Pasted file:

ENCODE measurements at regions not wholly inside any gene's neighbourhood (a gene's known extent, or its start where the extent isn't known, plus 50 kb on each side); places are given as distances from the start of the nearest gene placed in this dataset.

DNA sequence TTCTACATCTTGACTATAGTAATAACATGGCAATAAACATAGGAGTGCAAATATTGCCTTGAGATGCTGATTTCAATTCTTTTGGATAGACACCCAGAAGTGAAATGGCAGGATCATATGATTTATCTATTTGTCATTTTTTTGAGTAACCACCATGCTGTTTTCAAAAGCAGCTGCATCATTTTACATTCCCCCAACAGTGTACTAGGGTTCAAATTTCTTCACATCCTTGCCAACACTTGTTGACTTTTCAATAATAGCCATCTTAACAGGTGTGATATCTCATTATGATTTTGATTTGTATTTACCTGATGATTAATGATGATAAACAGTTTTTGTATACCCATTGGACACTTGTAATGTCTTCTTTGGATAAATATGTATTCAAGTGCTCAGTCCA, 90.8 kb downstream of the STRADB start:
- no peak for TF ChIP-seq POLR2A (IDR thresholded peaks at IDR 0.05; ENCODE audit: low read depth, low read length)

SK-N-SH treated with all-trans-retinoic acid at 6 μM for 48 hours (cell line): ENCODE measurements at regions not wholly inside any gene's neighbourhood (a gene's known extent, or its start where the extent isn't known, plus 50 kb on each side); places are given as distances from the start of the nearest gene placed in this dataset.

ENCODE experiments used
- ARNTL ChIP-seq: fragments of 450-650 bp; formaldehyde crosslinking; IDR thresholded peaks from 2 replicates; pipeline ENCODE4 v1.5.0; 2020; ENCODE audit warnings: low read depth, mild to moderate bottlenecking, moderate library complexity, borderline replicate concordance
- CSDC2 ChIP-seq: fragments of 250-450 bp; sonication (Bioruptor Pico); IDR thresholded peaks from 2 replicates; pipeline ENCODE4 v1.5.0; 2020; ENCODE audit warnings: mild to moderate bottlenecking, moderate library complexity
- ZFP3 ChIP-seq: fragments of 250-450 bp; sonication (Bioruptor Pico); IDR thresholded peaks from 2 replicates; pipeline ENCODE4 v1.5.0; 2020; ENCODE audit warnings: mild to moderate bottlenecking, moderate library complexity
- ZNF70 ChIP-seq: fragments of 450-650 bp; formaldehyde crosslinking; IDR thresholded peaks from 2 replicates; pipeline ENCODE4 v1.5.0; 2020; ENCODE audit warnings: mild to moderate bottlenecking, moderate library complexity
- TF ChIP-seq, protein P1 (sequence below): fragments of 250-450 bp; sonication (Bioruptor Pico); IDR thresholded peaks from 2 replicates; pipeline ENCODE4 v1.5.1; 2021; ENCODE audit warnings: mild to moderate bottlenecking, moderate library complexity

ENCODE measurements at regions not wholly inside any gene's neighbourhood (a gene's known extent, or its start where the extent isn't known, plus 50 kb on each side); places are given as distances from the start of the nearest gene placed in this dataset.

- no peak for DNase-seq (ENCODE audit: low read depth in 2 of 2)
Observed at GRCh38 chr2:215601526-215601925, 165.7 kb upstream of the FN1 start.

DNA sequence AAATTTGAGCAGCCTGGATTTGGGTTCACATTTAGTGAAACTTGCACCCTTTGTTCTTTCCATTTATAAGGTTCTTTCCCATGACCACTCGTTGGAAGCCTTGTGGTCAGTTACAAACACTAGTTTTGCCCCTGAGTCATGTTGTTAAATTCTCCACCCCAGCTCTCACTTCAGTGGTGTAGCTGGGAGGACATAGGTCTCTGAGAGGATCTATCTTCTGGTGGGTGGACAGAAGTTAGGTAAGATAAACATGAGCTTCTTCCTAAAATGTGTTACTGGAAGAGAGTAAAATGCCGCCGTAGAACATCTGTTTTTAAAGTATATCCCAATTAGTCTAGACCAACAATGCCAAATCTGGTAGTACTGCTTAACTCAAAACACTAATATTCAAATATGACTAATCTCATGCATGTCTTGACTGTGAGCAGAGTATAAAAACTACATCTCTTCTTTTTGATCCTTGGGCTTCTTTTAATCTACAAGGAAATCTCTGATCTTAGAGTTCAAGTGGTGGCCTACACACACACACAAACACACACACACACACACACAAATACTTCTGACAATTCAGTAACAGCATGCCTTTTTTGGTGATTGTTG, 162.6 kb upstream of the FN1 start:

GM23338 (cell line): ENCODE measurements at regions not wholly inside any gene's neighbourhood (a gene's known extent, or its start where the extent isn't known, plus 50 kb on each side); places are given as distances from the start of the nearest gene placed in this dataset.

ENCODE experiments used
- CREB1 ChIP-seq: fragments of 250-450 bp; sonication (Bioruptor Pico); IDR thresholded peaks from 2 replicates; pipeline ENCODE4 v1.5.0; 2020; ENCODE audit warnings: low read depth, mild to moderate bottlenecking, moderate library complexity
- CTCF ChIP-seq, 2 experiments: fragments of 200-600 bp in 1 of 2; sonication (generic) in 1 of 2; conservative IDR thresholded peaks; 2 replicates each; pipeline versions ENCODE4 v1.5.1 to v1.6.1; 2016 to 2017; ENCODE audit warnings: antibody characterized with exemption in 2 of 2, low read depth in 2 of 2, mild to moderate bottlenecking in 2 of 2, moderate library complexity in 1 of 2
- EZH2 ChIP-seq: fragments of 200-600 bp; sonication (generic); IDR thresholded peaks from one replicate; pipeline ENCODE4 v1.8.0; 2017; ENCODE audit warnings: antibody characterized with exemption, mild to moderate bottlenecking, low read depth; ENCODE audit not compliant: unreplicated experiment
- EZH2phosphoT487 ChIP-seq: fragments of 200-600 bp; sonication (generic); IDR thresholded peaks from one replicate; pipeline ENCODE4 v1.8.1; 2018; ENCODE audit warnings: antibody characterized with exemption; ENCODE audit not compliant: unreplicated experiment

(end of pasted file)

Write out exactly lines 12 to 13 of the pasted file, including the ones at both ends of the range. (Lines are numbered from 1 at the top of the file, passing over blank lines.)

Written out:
- no peak for DNase-seq (ENCODE audit: low read depth in 2 of 2)
Observed at GRCh38 chr2:215601526-215601925, 165.7 kb upstream of the FN1 start.